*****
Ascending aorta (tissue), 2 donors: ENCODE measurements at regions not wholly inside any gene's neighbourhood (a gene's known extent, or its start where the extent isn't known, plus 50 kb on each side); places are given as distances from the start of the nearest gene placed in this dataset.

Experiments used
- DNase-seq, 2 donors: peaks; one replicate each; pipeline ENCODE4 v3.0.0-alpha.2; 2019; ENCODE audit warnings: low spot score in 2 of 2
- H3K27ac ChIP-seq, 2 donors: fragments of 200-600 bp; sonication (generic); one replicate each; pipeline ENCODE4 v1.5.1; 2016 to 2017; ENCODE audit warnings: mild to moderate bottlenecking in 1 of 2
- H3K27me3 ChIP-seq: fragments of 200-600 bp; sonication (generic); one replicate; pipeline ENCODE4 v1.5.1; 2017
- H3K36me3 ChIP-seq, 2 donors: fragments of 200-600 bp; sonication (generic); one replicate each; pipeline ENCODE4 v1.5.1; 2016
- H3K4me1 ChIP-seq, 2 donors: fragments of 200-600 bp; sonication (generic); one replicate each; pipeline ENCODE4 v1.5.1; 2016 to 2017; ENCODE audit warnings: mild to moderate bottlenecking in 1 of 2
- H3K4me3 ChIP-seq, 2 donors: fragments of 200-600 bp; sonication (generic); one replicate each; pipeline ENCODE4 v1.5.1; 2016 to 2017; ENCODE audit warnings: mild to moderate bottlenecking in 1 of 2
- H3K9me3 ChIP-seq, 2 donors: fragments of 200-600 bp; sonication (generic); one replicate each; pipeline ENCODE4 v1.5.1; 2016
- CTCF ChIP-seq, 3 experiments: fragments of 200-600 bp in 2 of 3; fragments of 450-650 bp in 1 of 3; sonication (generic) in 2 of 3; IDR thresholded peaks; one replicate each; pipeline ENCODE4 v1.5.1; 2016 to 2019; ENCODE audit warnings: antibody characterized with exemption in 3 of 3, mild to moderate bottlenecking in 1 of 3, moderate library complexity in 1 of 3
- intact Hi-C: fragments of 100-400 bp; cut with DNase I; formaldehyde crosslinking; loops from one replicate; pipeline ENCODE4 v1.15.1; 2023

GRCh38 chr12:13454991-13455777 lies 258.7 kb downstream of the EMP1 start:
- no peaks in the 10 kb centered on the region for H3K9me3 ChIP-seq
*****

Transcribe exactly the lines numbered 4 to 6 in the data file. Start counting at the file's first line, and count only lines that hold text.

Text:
- H3K27ac ChIP-seq, 2 donors: fragments of 200-600 bp; sonication (generic); one replicate each; pipeline ENCODE4 v1.5.1; 2016 to 2017; ENCODE audit warnings: mild to moderate bottlenecking in 1 of 2
- H3K27me3 ChIP-seq: fragments of 200-600 bp; sonication (generic); one replicate; pipeline ENCODE4 v1.5.1; 2017
- H3K36me3 ChIP-seq, 2 donors: fragments of 200-600 bp; sonication (generic); one replicate each; pipeline ENCODE4 v1.5.1; 2016